Government officials are continuing their public relations campaign to get us to care about the H1N1 virus (aka swine flu) without scaring us out of our wits. That has proven to be tricky: On Monday, the White House estimated that up to 90,000 Americans could die of swine flu this year. And today, the Centers for Disease Control and Prevention reported that children were at greatest risk of being infected with H1N1 (14 times more likely than adults over age 60) and that babies and toddlers were most likely to be hospitalized with severe complications.
At the same time, the CDC is telling us not to panic, with the agency director, Thomas Frieden, saying he doesn't believe the White House death estimates will prove accurate unless the virus mutates into a deadlier form. And this afternoon, the Department of Health and Human Services hosted a webcast to give pregnant women and new moms sensible advice—rather than scary news—about preparing for H1N1.
All of the government heavyweights, including HHS Secretary Kathleen Sebelius, agreed that pregnant women and parents of newborns should do the following: Get a seasonal flu vaccination now, since it's currently available; get the H1N1 vaccine in mid-October when it first becomes available; and call the doctor immediately if they have signs of the flu, such as fever, chills, coughing, or a sore throat. "It's very important for pregnant women to take very seriously any respiratory infection," said Tony Fauci, director of the National Institute of Allergy and Infectious Diseases. Pregnant women, as I previously reported, are at much greater risk of developing severe complications from H1N1, especially during the last three months of pregnancy. The CDC recommends that infected pregnant women be treated with the antiviral drug Tamiflu.
Fauci also said that the government will begin testing the H1N1 vaccine in pregnant women in early September. Responding to E-mailed questions from women concerned about the vaccine's risks, he said: "This vaccine is made in the same way, by the same companies, using the same process as the seasonal flu vaccine that we've been giving every year to pregnant women." Trouble is, the vast majority of pregnant women still skip the seasonal flu vaccine, and, judging by the number of safety questions that were E-mailed in, I'm guessing government officials are concerned that they will shun the H1N1 shot as well. On the webcast, officials emphasized the clear risks H1N1 infections pose to pregnant women and newborns over the very rare and still unknown risks that a vaccine would pose. (It's thought that babies born to women who received the H1N1 shot during pregnancy will have immunity, since that's the case with the seasonal flu vaccine.) "These serious risks are so rare," Fauci said, "you'd never be able to pick them up in a clinical trial."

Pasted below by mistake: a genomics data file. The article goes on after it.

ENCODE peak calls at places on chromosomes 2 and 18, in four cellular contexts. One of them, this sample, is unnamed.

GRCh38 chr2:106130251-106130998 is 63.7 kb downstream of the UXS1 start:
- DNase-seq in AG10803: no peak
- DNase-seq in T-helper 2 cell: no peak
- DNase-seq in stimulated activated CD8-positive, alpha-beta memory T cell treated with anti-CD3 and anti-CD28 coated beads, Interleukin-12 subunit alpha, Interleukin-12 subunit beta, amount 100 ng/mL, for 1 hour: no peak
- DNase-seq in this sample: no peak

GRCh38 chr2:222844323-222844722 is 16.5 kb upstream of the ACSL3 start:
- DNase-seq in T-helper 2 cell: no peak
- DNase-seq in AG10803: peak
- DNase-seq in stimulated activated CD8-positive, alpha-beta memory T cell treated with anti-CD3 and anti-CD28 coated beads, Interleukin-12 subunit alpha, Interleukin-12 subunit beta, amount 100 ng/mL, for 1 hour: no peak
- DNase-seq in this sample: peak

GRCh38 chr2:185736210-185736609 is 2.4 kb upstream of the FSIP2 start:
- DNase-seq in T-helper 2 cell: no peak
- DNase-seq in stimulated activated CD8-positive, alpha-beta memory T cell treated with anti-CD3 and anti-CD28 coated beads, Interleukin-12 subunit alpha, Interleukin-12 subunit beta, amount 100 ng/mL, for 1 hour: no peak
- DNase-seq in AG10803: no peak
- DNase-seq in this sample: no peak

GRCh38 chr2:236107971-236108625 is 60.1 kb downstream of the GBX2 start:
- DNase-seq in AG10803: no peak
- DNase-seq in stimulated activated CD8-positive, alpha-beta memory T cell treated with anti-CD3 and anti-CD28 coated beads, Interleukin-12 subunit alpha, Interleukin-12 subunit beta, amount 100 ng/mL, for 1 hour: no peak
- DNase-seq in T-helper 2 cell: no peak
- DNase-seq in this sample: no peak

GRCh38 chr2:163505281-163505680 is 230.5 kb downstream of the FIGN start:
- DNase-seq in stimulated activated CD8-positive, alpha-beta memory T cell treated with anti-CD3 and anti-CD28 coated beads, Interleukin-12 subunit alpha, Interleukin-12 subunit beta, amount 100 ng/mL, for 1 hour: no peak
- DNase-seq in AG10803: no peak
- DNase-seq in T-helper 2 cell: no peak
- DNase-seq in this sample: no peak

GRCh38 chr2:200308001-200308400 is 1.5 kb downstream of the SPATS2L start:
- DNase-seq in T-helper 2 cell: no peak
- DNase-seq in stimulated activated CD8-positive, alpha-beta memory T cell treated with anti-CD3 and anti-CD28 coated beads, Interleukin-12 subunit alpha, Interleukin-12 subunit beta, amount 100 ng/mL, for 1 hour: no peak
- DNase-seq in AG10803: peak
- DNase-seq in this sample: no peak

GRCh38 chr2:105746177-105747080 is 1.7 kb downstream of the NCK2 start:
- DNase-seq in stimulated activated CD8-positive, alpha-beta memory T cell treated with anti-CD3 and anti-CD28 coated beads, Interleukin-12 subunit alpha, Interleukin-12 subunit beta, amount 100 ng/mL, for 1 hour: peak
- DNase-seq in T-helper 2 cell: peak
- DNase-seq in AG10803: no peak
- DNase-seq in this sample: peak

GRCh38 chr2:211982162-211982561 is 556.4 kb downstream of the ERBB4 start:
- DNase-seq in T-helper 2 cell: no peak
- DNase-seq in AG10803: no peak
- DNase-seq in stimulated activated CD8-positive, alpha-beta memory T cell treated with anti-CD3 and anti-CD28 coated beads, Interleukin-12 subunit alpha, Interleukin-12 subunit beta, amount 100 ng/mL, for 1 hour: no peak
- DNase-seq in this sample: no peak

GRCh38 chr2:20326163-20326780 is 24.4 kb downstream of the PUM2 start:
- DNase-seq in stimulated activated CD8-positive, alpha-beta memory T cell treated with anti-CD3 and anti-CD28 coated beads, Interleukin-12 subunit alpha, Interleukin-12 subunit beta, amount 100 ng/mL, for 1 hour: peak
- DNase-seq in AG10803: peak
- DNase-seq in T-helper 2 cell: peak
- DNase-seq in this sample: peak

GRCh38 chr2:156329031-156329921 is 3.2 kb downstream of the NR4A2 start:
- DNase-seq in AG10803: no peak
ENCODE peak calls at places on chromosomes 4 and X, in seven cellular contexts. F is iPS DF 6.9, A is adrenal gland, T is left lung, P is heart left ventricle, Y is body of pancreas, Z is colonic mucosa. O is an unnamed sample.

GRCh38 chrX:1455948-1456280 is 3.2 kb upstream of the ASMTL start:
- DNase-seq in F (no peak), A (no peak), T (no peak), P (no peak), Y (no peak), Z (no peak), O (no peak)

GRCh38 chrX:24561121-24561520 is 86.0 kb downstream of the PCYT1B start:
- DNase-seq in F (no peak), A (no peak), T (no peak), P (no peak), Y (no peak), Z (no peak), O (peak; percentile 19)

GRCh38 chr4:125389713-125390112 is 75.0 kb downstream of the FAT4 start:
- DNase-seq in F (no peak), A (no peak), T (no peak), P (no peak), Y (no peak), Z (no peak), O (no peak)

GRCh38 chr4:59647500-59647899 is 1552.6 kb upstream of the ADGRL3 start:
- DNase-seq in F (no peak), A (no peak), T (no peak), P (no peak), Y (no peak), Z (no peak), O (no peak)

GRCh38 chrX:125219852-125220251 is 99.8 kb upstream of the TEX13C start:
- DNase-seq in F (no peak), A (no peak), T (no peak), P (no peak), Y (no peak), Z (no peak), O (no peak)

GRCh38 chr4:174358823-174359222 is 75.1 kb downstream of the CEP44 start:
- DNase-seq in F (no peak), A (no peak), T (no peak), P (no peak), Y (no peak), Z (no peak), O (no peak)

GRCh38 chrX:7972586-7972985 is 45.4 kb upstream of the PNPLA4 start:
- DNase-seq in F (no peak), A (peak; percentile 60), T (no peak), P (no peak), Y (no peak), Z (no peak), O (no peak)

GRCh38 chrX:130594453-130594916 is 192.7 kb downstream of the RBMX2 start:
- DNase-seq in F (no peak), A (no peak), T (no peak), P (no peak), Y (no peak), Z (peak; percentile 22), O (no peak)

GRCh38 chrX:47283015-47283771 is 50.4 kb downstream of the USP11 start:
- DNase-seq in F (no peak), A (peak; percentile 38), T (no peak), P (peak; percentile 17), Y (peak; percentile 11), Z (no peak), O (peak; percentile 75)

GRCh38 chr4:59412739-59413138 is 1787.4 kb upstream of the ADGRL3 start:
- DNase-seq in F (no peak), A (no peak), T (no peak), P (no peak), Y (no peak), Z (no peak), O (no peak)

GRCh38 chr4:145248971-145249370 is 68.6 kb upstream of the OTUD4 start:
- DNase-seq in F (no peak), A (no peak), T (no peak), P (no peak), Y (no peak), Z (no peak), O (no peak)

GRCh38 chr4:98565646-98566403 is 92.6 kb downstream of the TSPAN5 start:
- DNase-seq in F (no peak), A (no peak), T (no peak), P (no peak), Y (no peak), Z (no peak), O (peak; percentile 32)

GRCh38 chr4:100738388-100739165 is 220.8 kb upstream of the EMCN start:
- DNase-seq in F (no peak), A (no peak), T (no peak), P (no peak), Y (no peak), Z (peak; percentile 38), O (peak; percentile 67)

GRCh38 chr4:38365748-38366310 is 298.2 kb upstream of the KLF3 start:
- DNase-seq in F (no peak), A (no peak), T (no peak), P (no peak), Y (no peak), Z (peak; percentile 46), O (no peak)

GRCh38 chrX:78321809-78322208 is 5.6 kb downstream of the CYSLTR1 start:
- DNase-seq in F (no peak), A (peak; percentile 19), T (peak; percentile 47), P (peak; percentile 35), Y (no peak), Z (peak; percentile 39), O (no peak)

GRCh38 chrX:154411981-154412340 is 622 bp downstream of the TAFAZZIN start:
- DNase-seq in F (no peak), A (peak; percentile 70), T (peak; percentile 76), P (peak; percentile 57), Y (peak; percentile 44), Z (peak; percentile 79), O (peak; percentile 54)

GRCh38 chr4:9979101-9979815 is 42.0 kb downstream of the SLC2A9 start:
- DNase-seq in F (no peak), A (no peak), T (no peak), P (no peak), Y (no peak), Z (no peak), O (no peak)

The government officials and healthcare providers on the webcast also emphasized frequent hand-washing—especially before breast-feeding. That last bit of advice was interesting to me because it's something I never thought to do when nursing my own three kids. While the H1N1 virus isn't transmitted via breast milk, a baby can become infected if a mom unwittingly spreads the virus from her hands to her breast before nursing, said Laura Riley, an obstetrician-gynecologist at Massachusetts General Hospital. Women don't need to stop breast-feeding if they have the swine flu, she added, provided they're up to caring for their newborn. (It may, though, be a good idea to wear a face mask.) They can also safely nurse while taking Tamiflu.
Other common-sense steps pregnant women and new moms can take now to lower their chances of getting infected before the vaccine becomes available? Avoid excess stress, eat a balanced diet, and make time for frequent naps, advised Tina Johnson, a nurse-midwife. Oh, and make sure your in-laws and parents are vaccinated if they're planning to help care for the new baby.